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Common Questions

  • Thumb avatar default

    What is the prognosis of stage 3 medullary carcinoma? Ten years ago I had a lumpectomy and radiation. Now I have tumors in both breasts and face a bilateral radical mastectomy plus chemo. What is my prognosis?

    Asked by anonymous

    Learning About Breast Cancer
    over 6 years 4 answers
    • View all 4 answers
    • Sharon Danielson Profile
      anonymous
      Survivor since 2007

      When I was going through cancer treatment, I refused to hear negative stories. It didn't do me any good and just depressed me. There are many more women alive today because of the treatments available. No human can really talk prognosis with any amount of certainty because we don't have a...

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      When I was going through cancer treatment, I refused to hear negative stories. It didn't do me any good and just depressed me. There are many more women alive today because of the treatments available. No human can really talk prognosis with any amount of certainty because we don't have a clue. If I were you, I would not focus on your diagnosis but on your fight that is ahead of you. Here is Marianne, who has fought a huge battle and won. There are many, many women on this board who have made it and are alive and well today. We are all here to support you. We know this is the scary thing to be facing but we have all been there. We know that terror but also know success. Please don't spend time and energy looking at that half empty glass.... you might at well believe you are going conquer this and win the battle. Do not put a limit on your life by talking prognosis because in reality, it doesn't help you.... it drags you down both mentally and physically. Who actually knows what YOUR prognosis will be?Prognosis, is a cold, analytical statistic.... you are a warm, loving, living, breathing, feeling, human being. Only God knows how long any of us have on this earth. Your job right now is to fight like a girl, get through your treatment and start living your wonderful life. Again, we are all here to support you and share our experiences with you. God's blessings to you. Hang in there and take care, Sharon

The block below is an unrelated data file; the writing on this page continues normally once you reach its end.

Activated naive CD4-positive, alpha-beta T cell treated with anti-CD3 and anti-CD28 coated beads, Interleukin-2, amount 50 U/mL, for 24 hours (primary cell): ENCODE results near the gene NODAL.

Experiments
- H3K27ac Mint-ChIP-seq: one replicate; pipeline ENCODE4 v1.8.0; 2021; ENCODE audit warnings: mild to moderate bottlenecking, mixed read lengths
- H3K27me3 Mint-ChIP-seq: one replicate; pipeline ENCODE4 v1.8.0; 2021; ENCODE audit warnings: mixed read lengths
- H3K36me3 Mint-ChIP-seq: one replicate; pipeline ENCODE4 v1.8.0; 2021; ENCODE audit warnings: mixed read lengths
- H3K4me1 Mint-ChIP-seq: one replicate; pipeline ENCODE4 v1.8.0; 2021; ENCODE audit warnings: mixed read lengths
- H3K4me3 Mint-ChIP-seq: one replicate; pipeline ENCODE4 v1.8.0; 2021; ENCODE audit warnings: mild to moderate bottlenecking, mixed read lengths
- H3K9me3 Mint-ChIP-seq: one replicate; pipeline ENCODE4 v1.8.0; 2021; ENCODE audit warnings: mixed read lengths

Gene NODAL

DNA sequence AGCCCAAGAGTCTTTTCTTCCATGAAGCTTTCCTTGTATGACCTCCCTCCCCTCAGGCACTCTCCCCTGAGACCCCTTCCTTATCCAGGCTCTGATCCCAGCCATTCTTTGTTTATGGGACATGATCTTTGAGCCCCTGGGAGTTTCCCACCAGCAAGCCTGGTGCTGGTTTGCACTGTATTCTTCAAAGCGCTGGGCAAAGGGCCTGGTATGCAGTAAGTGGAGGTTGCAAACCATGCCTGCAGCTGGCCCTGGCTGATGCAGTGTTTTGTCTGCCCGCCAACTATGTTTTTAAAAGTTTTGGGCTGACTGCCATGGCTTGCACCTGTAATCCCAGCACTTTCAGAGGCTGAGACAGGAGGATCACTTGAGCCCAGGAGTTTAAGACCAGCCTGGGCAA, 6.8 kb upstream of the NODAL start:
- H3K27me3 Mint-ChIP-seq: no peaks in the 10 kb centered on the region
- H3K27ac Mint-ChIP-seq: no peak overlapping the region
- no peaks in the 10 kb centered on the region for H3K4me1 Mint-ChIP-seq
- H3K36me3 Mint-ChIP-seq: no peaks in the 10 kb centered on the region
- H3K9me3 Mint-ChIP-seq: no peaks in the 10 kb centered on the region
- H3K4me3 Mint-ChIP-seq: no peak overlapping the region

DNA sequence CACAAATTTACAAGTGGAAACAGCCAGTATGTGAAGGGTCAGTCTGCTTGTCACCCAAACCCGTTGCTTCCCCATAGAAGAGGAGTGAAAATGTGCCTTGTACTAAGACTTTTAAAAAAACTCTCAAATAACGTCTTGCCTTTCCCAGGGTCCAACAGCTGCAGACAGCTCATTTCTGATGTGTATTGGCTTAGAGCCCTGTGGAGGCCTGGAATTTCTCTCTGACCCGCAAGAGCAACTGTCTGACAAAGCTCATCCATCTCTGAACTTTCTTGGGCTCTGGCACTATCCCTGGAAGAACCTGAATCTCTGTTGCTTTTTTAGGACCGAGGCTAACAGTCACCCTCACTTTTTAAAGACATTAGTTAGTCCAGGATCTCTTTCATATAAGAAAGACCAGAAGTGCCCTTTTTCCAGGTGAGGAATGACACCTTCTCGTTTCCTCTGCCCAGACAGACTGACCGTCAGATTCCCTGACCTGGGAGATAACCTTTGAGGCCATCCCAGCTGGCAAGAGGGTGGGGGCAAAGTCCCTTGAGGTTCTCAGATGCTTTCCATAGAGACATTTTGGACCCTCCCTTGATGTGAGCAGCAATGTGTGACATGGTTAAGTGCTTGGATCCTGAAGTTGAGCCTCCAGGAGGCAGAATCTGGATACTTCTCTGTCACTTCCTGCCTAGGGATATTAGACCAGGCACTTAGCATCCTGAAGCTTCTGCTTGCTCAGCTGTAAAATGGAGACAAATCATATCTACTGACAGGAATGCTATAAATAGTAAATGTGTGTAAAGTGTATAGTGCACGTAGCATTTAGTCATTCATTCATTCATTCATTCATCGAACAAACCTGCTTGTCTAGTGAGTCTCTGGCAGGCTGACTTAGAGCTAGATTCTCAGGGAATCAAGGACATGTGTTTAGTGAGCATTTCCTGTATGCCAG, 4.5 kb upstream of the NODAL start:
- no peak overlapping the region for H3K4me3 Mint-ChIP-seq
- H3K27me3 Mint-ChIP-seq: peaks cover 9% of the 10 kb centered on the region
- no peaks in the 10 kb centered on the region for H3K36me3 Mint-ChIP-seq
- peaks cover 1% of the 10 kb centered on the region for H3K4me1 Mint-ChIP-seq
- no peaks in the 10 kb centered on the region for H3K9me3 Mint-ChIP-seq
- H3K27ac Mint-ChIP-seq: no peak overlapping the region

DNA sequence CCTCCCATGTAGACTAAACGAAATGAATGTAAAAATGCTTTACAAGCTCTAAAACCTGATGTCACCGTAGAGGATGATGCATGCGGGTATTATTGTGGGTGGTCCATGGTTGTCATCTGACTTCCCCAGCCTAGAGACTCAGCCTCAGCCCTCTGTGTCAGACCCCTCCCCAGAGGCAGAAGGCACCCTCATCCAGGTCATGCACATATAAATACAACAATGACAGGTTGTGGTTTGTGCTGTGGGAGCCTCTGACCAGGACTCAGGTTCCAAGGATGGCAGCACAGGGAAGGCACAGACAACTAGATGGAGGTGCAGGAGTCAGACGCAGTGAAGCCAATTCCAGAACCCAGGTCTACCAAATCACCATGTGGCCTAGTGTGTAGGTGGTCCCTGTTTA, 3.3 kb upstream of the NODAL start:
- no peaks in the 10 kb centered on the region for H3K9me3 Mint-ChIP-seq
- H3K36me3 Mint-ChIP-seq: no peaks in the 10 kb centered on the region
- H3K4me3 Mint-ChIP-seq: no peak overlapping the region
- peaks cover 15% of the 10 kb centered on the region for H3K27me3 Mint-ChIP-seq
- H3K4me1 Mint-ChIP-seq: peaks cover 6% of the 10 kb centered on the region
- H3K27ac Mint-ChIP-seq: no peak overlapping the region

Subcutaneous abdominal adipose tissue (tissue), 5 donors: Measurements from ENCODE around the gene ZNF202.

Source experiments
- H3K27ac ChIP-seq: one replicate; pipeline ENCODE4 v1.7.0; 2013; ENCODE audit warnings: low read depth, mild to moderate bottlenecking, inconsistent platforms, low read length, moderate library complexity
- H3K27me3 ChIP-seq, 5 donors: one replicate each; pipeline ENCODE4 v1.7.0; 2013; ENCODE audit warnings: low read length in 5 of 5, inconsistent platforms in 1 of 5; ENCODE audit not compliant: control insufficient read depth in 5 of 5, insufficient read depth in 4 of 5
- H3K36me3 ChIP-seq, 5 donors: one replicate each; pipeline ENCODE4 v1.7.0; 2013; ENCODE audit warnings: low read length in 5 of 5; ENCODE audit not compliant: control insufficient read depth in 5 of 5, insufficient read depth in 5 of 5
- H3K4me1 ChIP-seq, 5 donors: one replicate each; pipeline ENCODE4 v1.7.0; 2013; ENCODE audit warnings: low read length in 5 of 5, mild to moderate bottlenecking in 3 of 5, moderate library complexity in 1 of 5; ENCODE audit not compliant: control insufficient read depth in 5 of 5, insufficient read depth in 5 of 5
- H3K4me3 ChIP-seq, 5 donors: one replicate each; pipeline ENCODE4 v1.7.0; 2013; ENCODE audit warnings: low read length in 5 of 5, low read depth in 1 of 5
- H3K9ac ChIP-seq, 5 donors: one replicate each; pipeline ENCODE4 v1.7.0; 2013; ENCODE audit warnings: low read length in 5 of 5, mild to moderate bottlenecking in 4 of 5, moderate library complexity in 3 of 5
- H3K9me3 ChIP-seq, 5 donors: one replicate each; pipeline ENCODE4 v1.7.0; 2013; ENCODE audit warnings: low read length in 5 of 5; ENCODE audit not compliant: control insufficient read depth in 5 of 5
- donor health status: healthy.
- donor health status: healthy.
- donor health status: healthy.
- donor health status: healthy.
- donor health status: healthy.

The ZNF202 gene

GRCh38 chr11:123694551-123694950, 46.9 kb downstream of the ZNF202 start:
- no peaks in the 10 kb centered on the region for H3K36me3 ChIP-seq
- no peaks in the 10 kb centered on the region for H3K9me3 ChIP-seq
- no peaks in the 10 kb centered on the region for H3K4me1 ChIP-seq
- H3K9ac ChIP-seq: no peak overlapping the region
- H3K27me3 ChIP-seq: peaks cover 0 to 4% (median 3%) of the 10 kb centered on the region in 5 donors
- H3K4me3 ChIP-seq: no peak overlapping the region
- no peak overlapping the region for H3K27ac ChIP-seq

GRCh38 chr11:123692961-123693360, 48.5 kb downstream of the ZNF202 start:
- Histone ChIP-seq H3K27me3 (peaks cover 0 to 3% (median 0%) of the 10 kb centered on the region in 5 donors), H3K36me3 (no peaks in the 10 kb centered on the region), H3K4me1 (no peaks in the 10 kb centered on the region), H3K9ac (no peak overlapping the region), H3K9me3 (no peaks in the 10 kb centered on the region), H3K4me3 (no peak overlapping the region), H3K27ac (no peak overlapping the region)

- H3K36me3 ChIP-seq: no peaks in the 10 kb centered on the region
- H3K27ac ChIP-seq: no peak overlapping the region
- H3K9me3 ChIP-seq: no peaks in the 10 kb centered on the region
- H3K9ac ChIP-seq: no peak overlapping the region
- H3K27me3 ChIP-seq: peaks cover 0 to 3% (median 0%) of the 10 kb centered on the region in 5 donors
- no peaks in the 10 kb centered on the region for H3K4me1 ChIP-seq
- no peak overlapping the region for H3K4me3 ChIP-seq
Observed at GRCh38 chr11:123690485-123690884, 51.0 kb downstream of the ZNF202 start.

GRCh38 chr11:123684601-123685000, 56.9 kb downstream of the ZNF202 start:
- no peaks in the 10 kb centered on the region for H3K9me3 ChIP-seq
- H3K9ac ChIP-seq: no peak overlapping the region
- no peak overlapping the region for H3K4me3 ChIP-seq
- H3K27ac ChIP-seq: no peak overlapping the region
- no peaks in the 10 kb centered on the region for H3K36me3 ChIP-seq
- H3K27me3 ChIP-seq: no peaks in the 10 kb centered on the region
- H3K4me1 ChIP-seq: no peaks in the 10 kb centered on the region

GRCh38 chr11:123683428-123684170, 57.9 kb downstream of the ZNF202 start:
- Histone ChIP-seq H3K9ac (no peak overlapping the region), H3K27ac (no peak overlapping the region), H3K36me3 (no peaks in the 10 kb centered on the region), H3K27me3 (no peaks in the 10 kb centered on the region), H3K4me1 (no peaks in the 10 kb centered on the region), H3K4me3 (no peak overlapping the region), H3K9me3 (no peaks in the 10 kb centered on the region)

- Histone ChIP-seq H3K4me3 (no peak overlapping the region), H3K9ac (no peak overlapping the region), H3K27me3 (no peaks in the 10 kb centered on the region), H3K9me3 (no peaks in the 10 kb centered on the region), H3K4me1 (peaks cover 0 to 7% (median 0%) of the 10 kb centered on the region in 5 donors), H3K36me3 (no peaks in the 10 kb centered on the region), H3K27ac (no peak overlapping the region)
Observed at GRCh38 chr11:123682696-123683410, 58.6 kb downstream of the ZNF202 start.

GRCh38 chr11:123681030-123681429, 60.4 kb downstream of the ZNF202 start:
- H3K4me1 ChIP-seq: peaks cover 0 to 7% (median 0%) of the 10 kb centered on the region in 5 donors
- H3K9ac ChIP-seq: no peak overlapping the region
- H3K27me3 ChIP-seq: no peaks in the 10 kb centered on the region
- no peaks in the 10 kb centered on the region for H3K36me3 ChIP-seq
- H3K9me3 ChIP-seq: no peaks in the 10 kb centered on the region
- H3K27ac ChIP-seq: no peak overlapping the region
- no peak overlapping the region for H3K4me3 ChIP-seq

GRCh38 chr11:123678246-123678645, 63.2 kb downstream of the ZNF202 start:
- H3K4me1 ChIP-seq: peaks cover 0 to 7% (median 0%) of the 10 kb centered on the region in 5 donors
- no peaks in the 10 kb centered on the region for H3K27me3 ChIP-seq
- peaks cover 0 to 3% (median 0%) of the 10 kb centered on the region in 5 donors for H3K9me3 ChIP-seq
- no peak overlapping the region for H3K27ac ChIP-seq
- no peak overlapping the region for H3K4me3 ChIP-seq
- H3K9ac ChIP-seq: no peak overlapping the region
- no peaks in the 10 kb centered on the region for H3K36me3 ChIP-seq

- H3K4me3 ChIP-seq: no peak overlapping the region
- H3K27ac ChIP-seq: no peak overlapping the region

1 comment
    • Thumb avatar default
      anonymous
      Learning About Breast Cancer

      The minute that I was diagnosed I made the decision to have a bilateral mastectomy and it was the best decision I have made. I will soon have my implant exchange.

      Comment
  • Sandy MacDonald Profile

    Has anyone used Biotin for hair growth after chemo?

    Asked by anonymous

    Learning About Breast Cancer
    almost 7 years 7 answers
    • View all 7 answers
    • K G Profile
      anonymous
      Survivor since 2011

      Yes, I take a pill everyday. I also use Nioxon shampoo and I am pleased with how fast my hair is growing back. I believe in it. Good luck.

      Comment
    • Cathy Wadkins Profile
      anonymous
      Learning About Breast Cancer

      Take 5000 mg from Walmarts and have a salon put a protein treatment in every 6 weeks and get your salon to buy the Bosley shampoo, conditioner, the 3 rd and the 4 th step as well I have nee

      Comment
  • kate eshleman Profile

    I had my drains removed Friday and understood some fluid under my mastectomy scars would be typical, but I actually look like I have small breasts again and it is uncomfortable. Is this typical?

    Asked by anonymous

    Learning About Breast Cancer
    over 6 years 7 answers
    • View all 7 answers
    • Anne Marie jacintho Profile
      anonymous
      Survivor since 2003

      Kate I had fluid build up post bilateral mastectomies my surgeon would manually drain the fluid with a syringe every other day for two weeks after my surgeries. I noticed the more I did with my arms the faster the bluish would build up. Also needed to sleep ony back propped up with pillows or in...

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      Kate I had fluid build up post bilateral mastectomies my surgeon would manually drain the fluid with a syringe every other day for two weeks after my surgeries. I noticed the more I did with my arms the faster the bluish would build up. Also needed to sleep ony back propped up with pillows or in a lazy boy recliner laying flat or on my side would also cause fluid buildup. In time the fluid build up will stop and reabsorb. Most important is if the areas is red and warm to touch or if you have a fever go to the emergency room as that could be a sign of infection take care

      Comment
    • Isabel Souchet Profile
      anonymous
      Survivor since 2010